The average S/N ratio experienced by a person in the poorest 80% of the world is 54% higher (best estimate) than that of a person in the wealthiest 20% of the world under SSP3. Whereas if a more sustainable pathway (SSP1) is followed, the difference between S/N ratios between the poorest 80% and the wealthiest 20% for the average person is reduced (to +42%, best estimate). It is clear that under conceivable scenarios for socioeconomic development over the next few decades the poorest parts of the world will experience greater levels of perceptible climate change than the wealthiest areas.
The difference is significant and substantial and will result in inequality in climate change impacts should the 1.5°C Paris target be exceeded.
The United Nations' Sustainable Development Goals (UN SDGs; United Nations, 2015) include aims to eradicate extreme poverty (Goal 1), reduce inequality both within and between nations (Goal 10), and to strengthen action to combat the impacts of climate change (Goal 13).
Previous studies have already noted the projected exacerbation of economic inequalities at a highly aggregated scale with unmitigated warming (Burke et al., 2015). However, our results illustrate from a physical climate perspective that limiting global warming to the Paris target of 1.5°C, rather than a higher 2°C target, would be perceptibly beneficial for low‐income nations. The “avoided” S/N ratio (Frame et al., 2017) is shown to increase most for people from the poorer income deciles (Figure 2).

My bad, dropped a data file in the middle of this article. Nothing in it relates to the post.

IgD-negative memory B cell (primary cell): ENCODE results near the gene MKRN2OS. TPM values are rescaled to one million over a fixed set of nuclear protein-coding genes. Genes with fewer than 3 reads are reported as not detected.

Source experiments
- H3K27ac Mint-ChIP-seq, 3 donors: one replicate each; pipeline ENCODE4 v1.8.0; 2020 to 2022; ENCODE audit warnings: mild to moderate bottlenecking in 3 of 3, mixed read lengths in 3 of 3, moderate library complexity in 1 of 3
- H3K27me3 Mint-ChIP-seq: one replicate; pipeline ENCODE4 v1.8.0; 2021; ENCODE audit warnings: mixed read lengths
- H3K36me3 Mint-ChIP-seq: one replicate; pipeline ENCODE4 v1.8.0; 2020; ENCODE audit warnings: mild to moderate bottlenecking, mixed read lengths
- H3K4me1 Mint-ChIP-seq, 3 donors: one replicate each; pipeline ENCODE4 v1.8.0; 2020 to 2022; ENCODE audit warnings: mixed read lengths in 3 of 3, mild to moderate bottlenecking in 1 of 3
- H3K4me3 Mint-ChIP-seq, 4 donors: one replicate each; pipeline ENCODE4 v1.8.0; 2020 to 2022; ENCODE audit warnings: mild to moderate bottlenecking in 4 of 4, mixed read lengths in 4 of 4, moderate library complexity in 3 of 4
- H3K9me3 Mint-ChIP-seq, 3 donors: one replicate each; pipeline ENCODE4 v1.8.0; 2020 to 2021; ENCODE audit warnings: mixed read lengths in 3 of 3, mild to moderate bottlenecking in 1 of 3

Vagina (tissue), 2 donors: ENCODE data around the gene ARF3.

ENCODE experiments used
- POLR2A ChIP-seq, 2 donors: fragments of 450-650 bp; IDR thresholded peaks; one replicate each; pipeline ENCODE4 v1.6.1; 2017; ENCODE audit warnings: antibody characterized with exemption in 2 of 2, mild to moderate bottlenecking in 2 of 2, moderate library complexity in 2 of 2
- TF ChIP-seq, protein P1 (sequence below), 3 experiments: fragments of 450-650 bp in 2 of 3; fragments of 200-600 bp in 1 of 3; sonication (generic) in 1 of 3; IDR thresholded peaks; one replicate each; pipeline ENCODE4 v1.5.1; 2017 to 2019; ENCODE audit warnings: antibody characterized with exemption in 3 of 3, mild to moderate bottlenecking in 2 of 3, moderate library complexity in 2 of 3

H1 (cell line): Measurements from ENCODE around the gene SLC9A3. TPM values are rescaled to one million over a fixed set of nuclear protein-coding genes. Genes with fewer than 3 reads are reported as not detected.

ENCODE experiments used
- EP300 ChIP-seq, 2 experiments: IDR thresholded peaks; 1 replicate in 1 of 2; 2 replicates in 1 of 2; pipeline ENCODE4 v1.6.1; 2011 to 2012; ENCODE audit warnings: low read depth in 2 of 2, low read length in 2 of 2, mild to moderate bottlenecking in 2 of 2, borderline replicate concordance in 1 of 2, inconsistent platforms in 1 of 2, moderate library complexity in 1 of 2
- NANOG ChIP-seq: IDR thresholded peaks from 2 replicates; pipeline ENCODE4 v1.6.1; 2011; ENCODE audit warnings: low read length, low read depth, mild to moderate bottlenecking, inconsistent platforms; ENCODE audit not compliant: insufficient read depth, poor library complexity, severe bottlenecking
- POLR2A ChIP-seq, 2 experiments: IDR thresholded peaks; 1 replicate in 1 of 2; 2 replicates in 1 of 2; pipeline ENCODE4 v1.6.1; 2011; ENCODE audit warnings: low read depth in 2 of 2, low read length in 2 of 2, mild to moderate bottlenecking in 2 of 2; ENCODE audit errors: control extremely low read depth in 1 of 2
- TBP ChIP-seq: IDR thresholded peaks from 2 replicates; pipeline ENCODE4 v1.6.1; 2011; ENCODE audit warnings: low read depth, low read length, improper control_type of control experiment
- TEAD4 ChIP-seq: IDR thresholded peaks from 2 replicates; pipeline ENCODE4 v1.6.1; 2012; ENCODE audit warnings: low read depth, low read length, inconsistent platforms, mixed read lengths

Keeping global warming to low levels, such as the 1.5°C Paris target, therefore represents an even greater constraint as to whether other SDGs can be successfully achieved (Nilsson et al., 2016) and suggests present estimates of synergies across SDGs with Goal 13 (Pradhan et al., 2017) may be underestimated.
Conversely, if further action is not taken to strengthen the Nationally Determined Contributions and develop a pathway to meet the global warming targets of the Paris Agreement (Rogelj et al., 2016), then the greatest shifts in climate will be experienced by the poorest (Figure S3).
Under such a scenario, support for climate adaptation in developing countries would need to be expanded to both limit the worst impacts of climate change (Hochrainer‐Stigler et al., 2014; Mechler et al., 2014) and maintain economic development in these countries.
We thank the Editor for handling our submission and Joeri Rogelj and an anonymous reviewer for their constructive comments through the review process.
Andrew King was supported by the ARC Centre of Excellence for Climate Extremes (grant CE 170100023) and an ARC DECRA fellowship (DE180100638). Luke Harrington acknowledges support from the Transition into the Anthropocene (TITAN) project, funded by a European Research Council (ERC) Advanced Grant (EC‐320691).
We thank the NCI National Facility in Australia for providing computing support and access to the CMIP5 data.
We acknowledge the World Climate Research Program's Working Group on Coupled Modelling, which is responsible for CMIP, and we thank the climate modeling groups for producing and making available their model output (listed in Table S1 of this paper). For CMIP the U.S. Department of Energy's Program for Climate Model Diagnosis and Intercomparison provides coordinating support and led development of software infrastructure in partnership with the Global Organization for Earth System Science Portals through which the data used here are available.
The population and GDP data grids used in this analysis and based on recent estimates and the future SSPs are available from http://www.cger.nies.go.jp/gcp/population‐and‐gdp.html.